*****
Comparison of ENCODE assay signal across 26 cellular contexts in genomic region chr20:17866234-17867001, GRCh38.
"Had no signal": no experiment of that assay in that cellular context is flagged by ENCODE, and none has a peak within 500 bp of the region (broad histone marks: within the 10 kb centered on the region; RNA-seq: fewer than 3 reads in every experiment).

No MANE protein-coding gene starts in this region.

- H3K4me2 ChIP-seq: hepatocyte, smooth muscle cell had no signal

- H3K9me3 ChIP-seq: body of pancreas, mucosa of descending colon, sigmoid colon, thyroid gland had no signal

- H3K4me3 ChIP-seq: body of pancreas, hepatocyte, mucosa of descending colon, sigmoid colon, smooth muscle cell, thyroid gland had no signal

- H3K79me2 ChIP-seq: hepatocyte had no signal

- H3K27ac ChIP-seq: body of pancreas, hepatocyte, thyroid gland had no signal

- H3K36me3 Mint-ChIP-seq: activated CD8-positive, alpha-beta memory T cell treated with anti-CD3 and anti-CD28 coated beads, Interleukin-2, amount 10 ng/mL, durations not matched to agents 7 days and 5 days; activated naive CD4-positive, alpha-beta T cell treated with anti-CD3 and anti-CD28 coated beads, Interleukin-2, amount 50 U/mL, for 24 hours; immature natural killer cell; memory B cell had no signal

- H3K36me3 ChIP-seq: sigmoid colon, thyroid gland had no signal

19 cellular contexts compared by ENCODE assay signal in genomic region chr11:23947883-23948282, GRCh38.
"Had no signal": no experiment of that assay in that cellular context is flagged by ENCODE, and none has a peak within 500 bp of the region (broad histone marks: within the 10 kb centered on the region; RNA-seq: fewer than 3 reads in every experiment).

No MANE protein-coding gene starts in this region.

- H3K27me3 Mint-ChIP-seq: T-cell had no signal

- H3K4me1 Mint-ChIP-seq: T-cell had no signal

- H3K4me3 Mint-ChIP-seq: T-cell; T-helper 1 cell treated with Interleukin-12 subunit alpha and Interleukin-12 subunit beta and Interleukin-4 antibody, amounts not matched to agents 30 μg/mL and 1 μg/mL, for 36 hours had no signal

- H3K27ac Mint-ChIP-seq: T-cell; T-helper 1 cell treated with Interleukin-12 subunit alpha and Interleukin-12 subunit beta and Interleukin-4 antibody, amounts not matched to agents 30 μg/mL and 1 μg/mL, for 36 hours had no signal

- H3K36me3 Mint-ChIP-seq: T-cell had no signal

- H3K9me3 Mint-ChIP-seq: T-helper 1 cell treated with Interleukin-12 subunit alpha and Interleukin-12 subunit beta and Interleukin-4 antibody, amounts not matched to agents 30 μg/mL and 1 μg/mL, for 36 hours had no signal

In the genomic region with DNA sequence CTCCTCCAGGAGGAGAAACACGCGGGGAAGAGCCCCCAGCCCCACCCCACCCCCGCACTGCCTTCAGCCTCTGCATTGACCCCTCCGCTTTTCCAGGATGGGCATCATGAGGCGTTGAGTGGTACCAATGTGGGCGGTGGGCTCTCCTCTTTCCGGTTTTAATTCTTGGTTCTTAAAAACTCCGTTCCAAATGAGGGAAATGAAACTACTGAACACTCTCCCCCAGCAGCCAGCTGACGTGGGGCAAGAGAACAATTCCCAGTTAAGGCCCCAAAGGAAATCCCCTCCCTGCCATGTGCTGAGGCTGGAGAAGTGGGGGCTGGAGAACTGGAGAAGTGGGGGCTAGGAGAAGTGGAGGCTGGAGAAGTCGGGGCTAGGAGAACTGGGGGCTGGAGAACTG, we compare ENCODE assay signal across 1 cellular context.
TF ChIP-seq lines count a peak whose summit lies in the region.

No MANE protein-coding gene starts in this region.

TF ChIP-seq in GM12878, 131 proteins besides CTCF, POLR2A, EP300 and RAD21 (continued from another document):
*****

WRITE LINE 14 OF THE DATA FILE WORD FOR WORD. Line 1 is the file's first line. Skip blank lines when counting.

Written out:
- H3K27me3 Mint-ChIP-seq: T-cell had no signal